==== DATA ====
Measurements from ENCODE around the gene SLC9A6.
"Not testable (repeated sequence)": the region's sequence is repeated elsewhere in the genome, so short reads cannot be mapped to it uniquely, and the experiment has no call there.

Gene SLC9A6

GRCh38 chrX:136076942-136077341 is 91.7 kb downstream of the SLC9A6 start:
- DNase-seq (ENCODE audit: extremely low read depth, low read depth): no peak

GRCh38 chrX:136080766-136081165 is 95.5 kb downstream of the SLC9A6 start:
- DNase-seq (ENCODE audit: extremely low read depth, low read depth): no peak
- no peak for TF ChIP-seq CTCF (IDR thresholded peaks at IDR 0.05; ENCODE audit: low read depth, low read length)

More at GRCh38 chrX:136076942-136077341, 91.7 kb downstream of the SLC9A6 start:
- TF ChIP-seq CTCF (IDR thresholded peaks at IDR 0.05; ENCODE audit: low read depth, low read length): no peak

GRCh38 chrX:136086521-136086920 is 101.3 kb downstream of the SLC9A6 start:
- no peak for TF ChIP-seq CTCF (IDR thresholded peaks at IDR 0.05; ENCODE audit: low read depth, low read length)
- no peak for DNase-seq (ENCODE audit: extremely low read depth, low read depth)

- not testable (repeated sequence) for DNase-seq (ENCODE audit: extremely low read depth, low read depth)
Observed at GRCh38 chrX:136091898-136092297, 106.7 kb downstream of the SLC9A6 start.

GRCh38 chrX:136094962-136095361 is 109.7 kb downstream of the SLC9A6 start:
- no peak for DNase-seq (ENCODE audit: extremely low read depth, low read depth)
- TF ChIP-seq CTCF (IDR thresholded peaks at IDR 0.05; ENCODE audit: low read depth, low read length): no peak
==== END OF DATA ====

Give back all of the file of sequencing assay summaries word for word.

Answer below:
Measurements from ENCODE around the gene SLC9A6.
"Not testable (repeated sequence)": the region's sequence is repeated elsewhere in the genome, so short reads cannot be mapped to it uniquely, and the experiment has no call there.

Gene SLC9A6

GRCh38 chrX:136076942-136077341 is 91.7 kb downstream of the SLC9A6 start:
- DNase-seq (ENCODE audit: extremely low read depth, low read depth): no peak

GRCh38 chrX:136080766-136081165 is 95.5 kb downstream of the SLC9A6 start:
- DNase-seq (ENCODE audit: extremely low read depth, low read depth): no peak
- no peak for TF ChIP-seq CTCF (IDR thresholded peaks at IDR 0.05; ENCODE audit: low read depth, low read length)

More at GRCh38 chrX:136076942-136077341, 91.7 kb downstream of the SLC9A6 start:
- TF ChIP-seq CTCF (IDR thresholded peaks at IDR 0.05; ENCODE audit: low read depth, low read length): no peak

GRCh38 chrX:136086521-136086920 is 101.3 kb downstream of the SLC9A6 start:
- no peak for TF ChIP-seq CTCF (IDR thresholded peaks at IDR 0.05; ENCODE audit: low read depth, low read length)
- no peak for DNase-seq (ENCODE audit: extremely low read depth, low read depth)

- not testable (repeated sequence) for DNase-seq (ENCODE audit: extremely low read depth, low read depth)
Observed at GRCh38 chrX:136091898-136092297, 106.7 kb downstream of the SLC9A6 start.

GRCh38 chrX:136094962-136095361 is 109.7 kb downstream of the SLC9A6 start:
- no peak for DNase-seq (ENCODE audit: extremely low read depth, low read depth)
- TF ChIP-seq CTCF (IDR thresholded peaks at IDR 0.05; ENCODE audit: low read depth, low read length): no peak